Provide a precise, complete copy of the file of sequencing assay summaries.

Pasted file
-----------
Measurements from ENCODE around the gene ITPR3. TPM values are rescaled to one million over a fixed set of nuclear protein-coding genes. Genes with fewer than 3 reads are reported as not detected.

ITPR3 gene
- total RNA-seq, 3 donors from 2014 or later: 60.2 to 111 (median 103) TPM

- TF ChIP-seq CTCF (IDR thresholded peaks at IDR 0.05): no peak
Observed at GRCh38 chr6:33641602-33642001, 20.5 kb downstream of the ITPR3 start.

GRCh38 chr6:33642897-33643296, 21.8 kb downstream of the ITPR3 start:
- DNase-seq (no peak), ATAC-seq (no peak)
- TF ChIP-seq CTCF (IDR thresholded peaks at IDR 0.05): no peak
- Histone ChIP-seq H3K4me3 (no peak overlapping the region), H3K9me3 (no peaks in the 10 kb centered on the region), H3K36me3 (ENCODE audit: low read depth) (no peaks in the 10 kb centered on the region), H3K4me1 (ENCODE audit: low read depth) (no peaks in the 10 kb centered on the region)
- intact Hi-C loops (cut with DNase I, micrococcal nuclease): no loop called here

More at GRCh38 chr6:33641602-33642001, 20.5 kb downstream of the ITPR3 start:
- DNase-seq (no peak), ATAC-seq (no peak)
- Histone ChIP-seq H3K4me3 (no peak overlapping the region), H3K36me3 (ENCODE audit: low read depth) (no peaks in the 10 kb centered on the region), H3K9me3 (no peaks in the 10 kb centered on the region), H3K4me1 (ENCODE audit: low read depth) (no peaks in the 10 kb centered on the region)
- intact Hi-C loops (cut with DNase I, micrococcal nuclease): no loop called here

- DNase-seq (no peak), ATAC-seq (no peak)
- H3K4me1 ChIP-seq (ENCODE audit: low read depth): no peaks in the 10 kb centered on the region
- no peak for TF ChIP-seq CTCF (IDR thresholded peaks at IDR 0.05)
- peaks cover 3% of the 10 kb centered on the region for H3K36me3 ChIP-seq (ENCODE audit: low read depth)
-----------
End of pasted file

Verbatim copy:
Measurements from ENCODE around the gene ITPR3. TPM values are rescaled to one million over a fixed set of nuclear protein-coding genes. Genes with fewer than 3 reads are reported as not detected.

ITPR3 gene
- total RNA-seq, 3 donors from 2014 or later: 60.2 to 111 (median 103) TPM

- TF ChIP-seq CTCF (IDR thresholded peaks at IDR 0.05): no peak
Observed at GRCh38 chr6:33641602-33642001, 20.5 kb downstream of the ITPR3 start.

GRCh38 chr6:33642897-33643296, 21.8 kb downstream of the ITPR3 start:
- DNase-seq (no peak), ATAC-seq (no peak)
- TF ChIP-seq CTCF (IDR thresholded peaks at IDR 0.05): no peak
- Histone ChIP-seq H3K4me3 (no peak overlapping the region), H3K9me3 (no peaks in the 10 kb centered on the region), H3K36me3 (ENCODE audit: low read depth) (no peaks in the 10 kb centered on the region), H3K4me1 (ENCODE audit: low read depth) (no peaks in the 10 kb centered on the region)
- intact Hi-C loops (cut with DNase I, micrococcal nuclease): no loop called here

More at GRCh38 chr6:33641602-33642001, 20.5 kb downstream of the ITPR3 start:
- DNase-seq (no peak), ATAC-seq (no peak)
- Histone ChIP-seq H3K4me3 (no peak overlapping the region), H3K36me3 (ENCODE audit: low read depth) (no peaks in the 10 kb centered on the region), H3K9me3 (no peaks in the 10 kb centered on the region), H3K4me1 (ENCODE audit: low read depth) (no peaks in the 10 kb centered on the region)
- intact Hi-C loops (cut with DNase I, micrococcal nuclease): no loop called here

- DNase-seq (no peak), ATAC-seq (no peak)
- H3K4me1 ChIP-seq (ENCODE audit: low read depth): no peaks in the 10 kb centered on the region
- no peak for TF ChIP-seq CTCF (IDR thresholded peaks at IDR 0.05)
- peaks cover 3% of the 10 kb centered on the region for H3K36me3 ChIP-seq (ENCODE audit: low read depth)